One factor for a successful permission migration is the mapping of Confluence users and groups to their counterparts in SharePoint.

To achieve the result shown in the previous section the mapping table Confluence User and Group Mappings looks like this:

Mapping Confluence to SharePoint Principals

The highlighted column WT_Setting_MapForPermissions contains accounts from Azure AD and SharePoint groups.

The Admin Heinrich (admin) Confluence account is mapped to two target accounts Wiki SpaceAdmin and Heinrich Admin Ulbricht, and the Wiki Reader (wiki.reader) Confluence user is mapped to the Wiki Reader AD account.

When migrating restrictions for the page “Page with view-only restriction for Wiki Reader” WikiTraccs used those mappings to determine who should have access on the SharePoint page.

Tracking permission migration progress

WikiTraccs logs the result of each page permission migration in the Job Results list in SharePoint.

For our sample migration this looks like this:

Permission Migration Results

There are several reasons why migrating Confluence page restrictions to SharePoint might fail.

The good thing is that a range of permission migration failures can be fixed easily. The permission migration can be run multiple times and will retry failed migrations. This can be repeated until all resolvable errors have been resolved.

Going back to our sample migration you might have noticed that (in the last screenshot) two permission migrations where not successful. For two pages the result is cannot merge hierarchical group restrictions when calculating merged page restrictions which means that for those pages restrictions could not be migrated.

The next section takes a deeper look at what WikiTraccs currently can and cannot do when it comes to migrating permissions.

Capabilities and limitations with regard to migrating permissions

WikiTraccs currently has two types of limitations when it comes to permission migrations: not-implemented features and nearly-impossible-to-add features.

But first, here is what WikiTraccs will do:

  • apply Confluence user and group page restrictions to SharePoint modern pages, when no hierarchy of page restrictions is involved
  • apply hierarchical page restrictions from Confluence to SharePoint modern pages in certain narrow circumstances (e.g. only users are involved)
  • provide a mapping opportunity for each Confluence principal to one or more Azure AD accounts and SharePoint groups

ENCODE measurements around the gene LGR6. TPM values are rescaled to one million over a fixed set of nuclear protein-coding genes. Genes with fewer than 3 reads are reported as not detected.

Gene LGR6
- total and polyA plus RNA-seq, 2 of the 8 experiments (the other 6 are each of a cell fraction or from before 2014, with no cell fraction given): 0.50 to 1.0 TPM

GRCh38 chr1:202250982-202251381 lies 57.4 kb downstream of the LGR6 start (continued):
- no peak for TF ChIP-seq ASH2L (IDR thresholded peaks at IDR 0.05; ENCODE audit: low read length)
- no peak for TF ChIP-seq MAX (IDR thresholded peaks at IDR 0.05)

• map the Confluence view and edit restrictions to corresponding SharePoint permission levels via a hard-wired logic

Features that might be useful in the future, but are not currently implemented:

  • using other group types than SharePoint groups as mapping target
  • provide fallbacks for when a mapping is missing or empty
  • configurable behavior for failed permission migrations (should the SharePoint page be restricted or not?)
  • more control over the permission migration scope (single pages, spaces, …)
  • migrating space and global permissions (those are currently not migrated and need to be set manually on the SharePoint site or sub site level)
  • allowing to configure SharePoint permission levels to be used in the target page (currently the out-of-the-box permission levels are used)
  • regularly updating SharePoint permission based on a configurable schedule

Features that will be hard or impossible to add:

  • migrating arbitrary hierarchies of page restrictions


With the next release WikiTraccs adds the ability to migrate page restrictions from Confluence to SharePoint.

You’ll be able to configure which Confluence users and groups correspond to which SharePoint users and groups. WikiTraccs uses this information when applying unique permissions to SharePoint pages.

This release marks a milestone from which further development will be driven by your feedback. WikiTraccs could support several additional scenarios and development effort will be directed to areas with the most demand.

Furthermore, user and group mappings will be the basis for the migration of page metadata like author and editor.

Give it a try